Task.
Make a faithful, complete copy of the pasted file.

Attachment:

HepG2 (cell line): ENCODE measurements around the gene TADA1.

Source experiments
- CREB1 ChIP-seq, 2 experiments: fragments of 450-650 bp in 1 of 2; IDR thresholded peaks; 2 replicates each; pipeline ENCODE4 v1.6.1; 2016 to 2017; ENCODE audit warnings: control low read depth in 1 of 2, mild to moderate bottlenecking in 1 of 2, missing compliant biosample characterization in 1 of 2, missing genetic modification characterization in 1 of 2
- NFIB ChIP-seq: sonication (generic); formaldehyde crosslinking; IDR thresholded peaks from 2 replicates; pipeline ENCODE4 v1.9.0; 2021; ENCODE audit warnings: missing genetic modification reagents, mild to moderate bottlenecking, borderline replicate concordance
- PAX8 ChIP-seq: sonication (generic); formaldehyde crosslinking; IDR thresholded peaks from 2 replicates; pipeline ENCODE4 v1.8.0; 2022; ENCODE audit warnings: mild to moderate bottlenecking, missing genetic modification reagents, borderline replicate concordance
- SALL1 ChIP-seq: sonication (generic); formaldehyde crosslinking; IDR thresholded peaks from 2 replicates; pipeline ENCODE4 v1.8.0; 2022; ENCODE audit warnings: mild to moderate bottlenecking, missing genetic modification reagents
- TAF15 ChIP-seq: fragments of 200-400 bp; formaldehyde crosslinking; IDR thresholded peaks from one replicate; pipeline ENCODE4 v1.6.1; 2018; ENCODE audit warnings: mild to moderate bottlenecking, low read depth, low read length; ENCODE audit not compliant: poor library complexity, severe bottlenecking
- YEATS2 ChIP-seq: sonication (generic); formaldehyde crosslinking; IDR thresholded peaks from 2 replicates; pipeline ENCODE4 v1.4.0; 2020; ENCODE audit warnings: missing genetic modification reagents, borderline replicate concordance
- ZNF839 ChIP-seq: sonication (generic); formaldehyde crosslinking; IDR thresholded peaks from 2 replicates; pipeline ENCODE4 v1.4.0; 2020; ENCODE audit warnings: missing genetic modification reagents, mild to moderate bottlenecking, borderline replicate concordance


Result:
HepG2 (cell line): ENCODE measurements around the gene TADA1.

Source experiments
- CREB1 ChIP-seq, 2 experiments: fragments of 450-650 bp in 1 of 2; IDR thresholded peaks; 2 replicates each; pipeline ENCODE4 v1.6.1; 2016 to 2017; ENCODE audit warnings: control low read depth in 1 of 2, mild to moderate bottlenecking in 1 of 2, missing compliant biosample characterization in 1 of 2, missing genetic modification characterization in 1 of 2
- NFIB ChIP-seq: sonication (generic); formaldehyde crosslinking; IDR thresholded peaks from 2 replicates; pipeline ENCODE4 v1.9.0; 2021; ENCODE audit warnings: missing genetic modification reagents, mild to moderate bottlenecking, borderline replicate concordance
- PAX8 ChIP-seq: sonication (generic); formaldehyde crosslinking; IDR thresholded peaks from 2 replicates; pipeline ENCODE4 v1.8.0; 2022; ENCODE audit warnings: mild to moderate bottlenecking, missing genetic modification reagents, borderline replicate concordance
- SALL1 ChIP-seq: sonication (generic); formaldehyde crosslinking; IDR thresholded peaks from 2 replicates; pipeline ENCODE4 v1.8.0; 2022; ENCODE audit warnings: mild to moderate bottlenecking, missing genetic modification reagents
- TAF15 ChIP-seq: fragments of 200-400 bp; formaldehyde crosslinking; IDR thresholded peaks from one replicate; pipeline ENCODE4 v1.6.1; 2018; ENCODE audit warnings: mild to moderate bottlenecking, low read depth, low read length; ENCODE audit not compliant: poor library complexity, severe bottlenecking
- YEATS2 ChIP-seq: sonication (generic); formaldehyde crosslinking; IDR thresholded peaks from 2 replicates; pipeline ENCODE4 v1.4.0; 2020; ENCODE audit warnings: missing genetic modification reagents, borderline replicate concordance
- ZNF839 ChIP-seq: sonication (generic); formaldehyde crosslinking; IDR thresholded peaks from 2 replicates; pipeline ENCODE4 v1.4.0; 2020; ENCODE audit warnings: missing genetic modification reagents, mild to moderate bottlenecking, borderline replicate concordance